Paul Willems Essay - Critical Essays


Although the intersection of Germanic and Gallic cultures enriched his dramatic imagination, Paul Willems became caught in a cultural no-man’s-land when it became “politically incorrect” for Flemish authors to write in French. Language itself was a recurring preoccupation in his drama, and he depicted numerous characters suffering from mutilated speech. However, Willems also played with language, delighting in rhythms, rhymes, puns, and invented words. His poetic dialogue weaves a magical spell to enchant the audience into entering a dream world that coexists with what is called “reality.”

Willems’s work reveals the allegorical tendencies and blend of earthiness and mysticism characteristic of Belgian literature. Other influences cited by critics include German Romanticism, Surrealism, and Magical Realism. Willems, however, refused to ally himself with any literary movement, citing his belief in freedom of thought.

Turning to the theater with Le Bon Vin de Monsieur Nuche, Willems translated into theatrical terms the rhythmic musicality and sensory imagery of his novels. Like Le Bon Vin de Monsieur Nuche, his third play, Peau d’ours, was adapted from a fairy tale by the Brothers Grimm. Initially misled by the whimsy of Willems’s early plays, critics only later recognized the underlying irony and cruelty characteristic of his mature drama. Underneath the humor and fanciful word-play of Willems’s theatrical fairy tales lurked the darkness of the Brothers Grimm, as Willems sardonically watched the world lurch toward a fate described by the name he gave his feline narrator of Nuit avec ombres en couleurs: Cat Astrophe.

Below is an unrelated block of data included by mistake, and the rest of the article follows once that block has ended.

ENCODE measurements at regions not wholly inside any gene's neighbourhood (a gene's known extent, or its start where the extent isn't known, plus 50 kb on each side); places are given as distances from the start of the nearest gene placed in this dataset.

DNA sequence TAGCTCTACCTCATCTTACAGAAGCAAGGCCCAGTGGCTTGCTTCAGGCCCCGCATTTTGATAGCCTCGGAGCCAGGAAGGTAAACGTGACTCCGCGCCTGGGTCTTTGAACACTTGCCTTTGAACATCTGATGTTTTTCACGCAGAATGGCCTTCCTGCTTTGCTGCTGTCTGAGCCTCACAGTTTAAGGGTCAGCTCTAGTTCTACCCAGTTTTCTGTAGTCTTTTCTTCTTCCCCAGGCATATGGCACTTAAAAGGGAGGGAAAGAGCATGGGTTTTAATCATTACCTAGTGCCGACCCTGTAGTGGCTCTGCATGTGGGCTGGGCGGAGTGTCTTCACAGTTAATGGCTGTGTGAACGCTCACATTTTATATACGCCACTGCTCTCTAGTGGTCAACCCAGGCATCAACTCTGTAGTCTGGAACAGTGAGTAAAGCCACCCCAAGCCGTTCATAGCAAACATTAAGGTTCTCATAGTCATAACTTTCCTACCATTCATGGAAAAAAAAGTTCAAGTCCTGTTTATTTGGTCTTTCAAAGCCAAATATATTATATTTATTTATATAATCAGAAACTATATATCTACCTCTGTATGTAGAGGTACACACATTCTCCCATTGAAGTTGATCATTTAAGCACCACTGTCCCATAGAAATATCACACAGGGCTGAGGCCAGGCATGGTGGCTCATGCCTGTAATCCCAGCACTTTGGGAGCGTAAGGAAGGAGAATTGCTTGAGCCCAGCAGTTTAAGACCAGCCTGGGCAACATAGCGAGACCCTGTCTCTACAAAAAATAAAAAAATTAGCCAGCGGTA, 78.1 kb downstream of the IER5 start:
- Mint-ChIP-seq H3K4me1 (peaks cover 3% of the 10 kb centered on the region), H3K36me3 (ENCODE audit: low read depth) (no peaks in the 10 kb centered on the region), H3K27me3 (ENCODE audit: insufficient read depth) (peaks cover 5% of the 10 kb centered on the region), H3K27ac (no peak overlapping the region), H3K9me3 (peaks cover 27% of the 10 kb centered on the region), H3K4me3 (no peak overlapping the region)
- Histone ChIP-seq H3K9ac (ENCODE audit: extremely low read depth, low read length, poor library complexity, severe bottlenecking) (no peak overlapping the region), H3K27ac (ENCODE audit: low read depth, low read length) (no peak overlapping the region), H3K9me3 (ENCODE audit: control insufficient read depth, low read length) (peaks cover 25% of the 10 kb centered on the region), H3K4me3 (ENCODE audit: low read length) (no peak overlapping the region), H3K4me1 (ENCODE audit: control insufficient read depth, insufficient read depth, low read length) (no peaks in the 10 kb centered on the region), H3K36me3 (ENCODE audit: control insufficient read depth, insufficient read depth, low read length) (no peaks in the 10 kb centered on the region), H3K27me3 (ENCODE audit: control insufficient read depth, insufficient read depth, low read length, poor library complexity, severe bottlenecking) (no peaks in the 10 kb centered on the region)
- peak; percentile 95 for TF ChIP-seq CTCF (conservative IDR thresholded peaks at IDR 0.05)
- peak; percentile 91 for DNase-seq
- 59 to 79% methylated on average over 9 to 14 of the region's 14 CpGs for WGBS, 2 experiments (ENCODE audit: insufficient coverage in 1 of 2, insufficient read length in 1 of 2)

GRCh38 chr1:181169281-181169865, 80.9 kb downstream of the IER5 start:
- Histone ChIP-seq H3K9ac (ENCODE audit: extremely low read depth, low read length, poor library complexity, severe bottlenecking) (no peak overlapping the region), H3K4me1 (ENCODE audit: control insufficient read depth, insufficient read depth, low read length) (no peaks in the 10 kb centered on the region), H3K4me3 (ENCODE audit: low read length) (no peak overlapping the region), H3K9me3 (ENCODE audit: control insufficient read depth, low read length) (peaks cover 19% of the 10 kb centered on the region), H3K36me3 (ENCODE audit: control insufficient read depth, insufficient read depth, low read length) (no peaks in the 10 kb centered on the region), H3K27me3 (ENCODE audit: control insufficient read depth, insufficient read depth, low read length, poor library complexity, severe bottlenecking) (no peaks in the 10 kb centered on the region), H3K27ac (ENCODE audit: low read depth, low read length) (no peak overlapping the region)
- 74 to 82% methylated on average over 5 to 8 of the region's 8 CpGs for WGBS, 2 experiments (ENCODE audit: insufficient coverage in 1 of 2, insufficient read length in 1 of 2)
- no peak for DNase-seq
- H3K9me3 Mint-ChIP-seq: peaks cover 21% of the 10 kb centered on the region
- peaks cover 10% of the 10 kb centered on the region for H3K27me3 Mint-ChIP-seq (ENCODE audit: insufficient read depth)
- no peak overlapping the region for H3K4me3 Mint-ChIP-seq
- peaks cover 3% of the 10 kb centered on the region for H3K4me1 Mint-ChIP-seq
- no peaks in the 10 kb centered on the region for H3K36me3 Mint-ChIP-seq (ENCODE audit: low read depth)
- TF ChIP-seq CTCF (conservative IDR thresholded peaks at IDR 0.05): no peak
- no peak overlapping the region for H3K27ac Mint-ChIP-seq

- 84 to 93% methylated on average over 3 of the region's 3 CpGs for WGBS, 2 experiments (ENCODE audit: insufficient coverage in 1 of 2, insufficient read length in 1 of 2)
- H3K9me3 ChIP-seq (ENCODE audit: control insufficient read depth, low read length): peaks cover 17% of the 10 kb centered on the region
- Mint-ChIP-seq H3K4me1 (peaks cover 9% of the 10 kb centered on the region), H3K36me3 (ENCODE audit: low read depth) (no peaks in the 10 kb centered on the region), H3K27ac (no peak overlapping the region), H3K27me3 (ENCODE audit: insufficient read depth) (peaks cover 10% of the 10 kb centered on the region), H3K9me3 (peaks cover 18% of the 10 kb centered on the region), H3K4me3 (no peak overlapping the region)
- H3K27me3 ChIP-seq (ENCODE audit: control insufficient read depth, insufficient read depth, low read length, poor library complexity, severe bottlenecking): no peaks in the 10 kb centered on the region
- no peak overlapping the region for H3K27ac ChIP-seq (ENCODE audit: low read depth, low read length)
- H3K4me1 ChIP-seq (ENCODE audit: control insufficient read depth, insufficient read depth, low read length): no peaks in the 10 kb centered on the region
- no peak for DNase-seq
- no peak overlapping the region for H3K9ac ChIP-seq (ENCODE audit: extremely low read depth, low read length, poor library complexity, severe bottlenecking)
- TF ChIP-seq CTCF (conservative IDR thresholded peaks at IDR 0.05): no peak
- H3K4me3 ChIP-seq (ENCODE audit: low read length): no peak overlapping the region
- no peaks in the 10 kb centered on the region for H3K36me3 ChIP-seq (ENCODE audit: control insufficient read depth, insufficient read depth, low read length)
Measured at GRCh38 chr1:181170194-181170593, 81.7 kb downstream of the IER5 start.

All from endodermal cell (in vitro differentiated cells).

Peau d’ours

For Peau d’ours (bearskin), Willems adapted the Grimm tale of a soldier who must wear a bearskin for seven years as a result of a deal with the devil. In Willems’s version, the devil is transformed into a pair of matchmaking woodpeckers, and the soldier’s goal is no longer wealth but purification through love. Certainly, the allegory of a soldier’s soul healed of war guilt helps to explain the popularity of Peau d’ours in postwar Germany, where it underwent more than nine hundred performances.

It’s Raining in My House

Produced by the Rideau de Bruxelles in 1962, the play became a perennial favorite, with...

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